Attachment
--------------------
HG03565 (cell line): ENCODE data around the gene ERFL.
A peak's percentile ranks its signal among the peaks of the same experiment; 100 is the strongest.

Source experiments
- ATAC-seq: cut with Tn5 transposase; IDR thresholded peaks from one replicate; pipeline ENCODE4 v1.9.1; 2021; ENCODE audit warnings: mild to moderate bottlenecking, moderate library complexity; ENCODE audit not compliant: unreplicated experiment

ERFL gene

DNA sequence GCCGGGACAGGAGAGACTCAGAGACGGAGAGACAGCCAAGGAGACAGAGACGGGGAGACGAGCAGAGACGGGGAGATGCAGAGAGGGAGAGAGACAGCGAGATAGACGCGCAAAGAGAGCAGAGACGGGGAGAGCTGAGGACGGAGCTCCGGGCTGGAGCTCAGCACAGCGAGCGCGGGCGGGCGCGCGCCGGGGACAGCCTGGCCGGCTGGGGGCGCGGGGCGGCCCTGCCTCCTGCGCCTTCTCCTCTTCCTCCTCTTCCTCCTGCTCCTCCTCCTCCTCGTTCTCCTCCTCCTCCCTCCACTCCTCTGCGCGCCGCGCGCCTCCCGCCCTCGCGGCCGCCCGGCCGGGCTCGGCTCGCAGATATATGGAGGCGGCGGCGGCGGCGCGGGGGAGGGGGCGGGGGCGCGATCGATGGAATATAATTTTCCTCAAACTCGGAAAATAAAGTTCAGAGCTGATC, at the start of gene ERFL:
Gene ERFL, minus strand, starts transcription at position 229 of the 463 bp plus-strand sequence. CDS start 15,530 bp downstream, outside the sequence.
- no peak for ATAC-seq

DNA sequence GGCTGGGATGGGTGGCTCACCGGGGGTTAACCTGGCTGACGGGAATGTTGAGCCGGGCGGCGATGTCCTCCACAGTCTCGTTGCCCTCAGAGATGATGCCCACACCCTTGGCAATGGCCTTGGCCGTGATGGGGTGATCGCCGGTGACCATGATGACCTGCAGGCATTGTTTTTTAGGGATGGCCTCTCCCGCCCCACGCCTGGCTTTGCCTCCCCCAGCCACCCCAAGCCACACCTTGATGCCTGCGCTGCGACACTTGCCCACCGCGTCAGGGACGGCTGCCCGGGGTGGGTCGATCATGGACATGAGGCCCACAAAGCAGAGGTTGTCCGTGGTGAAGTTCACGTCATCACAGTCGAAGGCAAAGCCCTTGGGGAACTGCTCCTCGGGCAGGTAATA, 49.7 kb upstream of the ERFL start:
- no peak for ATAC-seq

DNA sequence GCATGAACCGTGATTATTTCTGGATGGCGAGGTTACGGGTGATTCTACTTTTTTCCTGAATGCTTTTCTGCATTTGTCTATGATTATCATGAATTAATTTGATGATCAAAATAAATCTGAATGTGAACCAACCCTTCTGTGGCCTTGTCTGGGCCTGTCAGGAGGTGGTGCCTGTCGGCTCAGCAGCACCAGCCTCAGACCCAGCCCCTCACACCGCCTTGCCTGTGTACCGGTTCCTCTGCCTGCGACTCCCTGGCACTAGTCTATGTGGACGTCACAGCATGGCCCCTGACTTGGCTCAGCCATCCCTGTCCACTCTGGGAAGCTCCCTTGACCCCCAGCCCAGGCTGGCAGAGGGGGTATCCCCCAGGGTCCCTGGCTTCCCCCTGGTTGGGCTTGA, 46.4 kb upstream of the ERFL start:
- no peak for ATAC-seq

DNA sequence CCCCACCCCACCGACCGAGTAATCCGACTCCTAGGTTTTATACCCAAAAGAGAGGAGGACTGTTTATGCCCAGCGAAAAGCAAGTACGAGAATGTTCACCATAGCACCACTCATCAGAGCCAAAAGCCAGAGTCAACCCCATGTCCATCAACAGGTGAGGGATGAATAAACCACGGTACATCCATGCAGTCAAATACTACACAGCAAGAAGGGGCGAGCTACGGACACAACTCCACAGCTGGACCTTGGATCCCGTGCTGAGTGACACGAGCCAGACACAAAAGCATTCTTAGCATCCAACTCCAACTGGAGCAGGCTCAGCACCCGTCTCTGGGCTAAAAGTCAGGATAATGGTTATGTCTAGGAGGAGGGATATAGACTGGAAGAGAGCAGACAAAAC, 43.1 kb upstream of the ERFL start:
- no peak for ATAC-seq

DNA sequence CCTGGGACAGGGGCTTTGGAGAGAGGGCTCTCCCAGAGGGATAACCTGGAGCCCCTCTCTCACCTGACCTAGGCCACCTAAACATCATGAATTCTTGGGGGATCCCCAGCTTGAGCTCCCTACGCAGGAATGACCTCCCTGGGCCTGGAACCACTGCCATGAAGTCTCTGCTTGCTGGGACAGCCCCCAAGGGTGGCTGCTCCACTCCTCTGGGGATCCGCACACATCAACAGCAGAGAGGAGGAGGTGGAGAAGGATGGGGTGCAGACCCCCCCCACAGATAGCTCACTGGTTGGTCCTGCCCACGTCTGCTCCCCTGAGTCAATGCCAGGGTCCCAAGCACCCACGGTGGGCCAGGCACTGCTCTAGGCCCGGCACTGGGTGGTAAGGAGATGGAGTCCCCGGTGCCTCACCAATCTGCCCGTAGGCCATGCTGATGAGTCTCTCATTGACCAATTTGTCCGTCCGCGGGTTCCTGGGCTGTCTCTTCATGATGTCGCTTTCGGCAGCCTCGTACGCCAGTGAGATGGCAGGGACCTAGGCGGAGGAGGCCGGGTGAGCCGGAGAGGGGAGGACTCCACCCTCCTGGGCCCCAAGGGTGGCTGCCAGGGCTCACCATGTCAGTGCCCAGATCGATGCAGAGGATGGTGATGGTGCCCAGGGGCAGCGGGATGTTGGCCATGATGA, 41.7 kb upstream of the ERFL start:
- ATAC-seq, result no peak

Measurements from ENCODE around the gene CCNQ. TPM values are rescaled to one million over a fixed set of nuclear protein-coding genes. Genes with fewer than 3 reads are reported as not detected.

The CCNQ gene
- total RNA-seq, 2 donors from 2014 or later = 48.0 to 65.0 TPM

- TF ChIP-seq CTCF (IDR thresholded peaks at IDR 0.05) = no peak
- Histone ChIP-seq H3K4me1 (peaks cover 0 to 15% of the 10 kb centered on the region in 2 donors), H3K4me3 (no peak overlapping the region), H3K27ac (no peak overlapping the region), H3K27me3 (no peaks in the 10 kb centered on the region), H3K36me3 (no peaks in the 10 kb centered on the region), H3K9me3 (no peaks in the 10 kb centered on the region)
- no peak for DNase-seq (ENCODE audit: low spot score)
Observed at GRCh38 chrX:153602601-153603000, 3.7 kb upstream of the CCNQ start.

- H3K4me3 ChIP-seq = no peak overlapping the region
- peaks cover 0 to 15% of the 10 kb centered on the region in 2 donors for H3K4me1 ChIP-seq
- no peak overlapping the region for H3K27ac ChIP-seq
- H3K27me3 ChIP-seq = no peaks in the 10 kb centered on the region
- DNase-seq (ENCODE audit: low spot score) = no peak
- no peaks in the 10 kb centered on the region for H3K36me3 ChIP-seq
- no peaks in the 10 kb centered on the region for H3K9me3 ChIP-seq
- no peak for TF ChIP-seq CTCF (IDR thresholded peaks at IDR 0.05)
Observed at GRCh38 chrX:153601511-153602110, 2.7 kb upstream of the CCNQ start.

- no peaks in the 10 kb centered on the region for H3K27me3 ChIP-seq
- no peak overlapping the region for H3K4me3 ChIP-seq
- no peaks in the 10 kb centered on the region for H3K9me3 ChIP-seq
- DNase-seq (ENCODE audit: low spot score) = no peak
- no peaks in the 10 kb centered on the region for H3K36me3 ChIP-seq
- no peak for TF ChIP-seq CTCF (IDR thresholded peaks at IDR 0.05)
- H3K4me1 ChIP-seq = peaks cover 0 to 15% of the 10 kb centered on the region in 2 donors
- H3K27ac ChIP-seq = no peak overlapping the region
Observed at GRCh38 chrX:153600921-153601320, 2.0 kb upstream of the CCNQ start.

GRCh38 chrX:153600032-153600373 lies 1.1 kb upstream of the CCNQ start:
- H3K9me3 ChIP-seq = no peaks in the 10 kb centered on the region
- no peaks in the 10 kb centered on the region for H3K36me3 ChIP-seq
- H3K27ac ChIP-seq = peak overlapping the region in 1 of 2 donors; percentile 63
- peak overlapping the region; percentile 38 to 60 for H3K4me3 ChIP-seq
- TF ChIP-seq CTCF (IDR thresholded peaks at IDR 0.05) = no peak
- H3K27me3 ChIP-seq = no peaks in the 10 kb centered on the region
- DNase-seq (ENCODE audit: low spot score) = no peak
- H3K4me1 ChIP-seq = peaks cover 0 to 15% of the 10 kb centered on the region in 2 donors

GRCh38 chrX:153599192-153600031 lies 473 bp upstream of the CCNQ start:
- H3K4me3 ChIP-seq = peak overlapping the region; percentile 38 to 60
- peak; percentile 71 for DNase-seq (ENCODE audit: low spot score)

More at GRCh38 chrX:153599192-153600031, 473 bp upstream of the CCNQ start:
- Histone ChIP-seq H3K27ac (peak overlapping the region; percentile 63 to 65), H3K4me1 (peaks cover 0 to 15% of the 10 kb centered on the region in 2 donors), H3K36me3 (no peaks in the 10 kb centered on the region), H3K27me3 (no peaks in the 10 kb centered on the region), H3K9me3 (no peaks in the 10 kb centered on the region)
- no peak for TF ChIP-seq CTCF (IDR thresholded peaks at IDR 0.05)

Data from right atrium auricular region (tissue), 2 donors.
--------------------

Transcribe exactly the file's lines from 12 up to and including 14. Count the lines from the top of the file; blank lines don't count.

- no peak for ATAC-seq

DNA sequence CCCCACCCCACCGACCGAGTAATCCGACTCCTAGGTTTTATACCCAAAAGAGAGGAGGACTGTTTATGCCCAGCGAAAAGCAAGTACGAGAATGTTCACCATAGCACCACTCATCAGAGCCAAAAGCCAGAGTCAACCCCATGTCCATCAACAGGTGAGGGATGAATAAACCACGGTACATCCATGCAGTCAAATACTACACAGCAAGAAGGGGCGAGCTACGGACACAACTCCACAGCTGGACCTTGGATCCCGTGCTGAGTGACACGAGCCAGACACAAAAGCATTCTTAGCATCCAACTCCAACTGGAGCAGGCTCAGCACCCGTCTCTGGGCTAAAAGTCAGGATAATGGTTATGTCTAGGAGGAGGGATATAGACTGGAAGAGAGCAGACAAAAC, 43.1 kb upstream of the ERFL start:
- no peak for ATAC-seq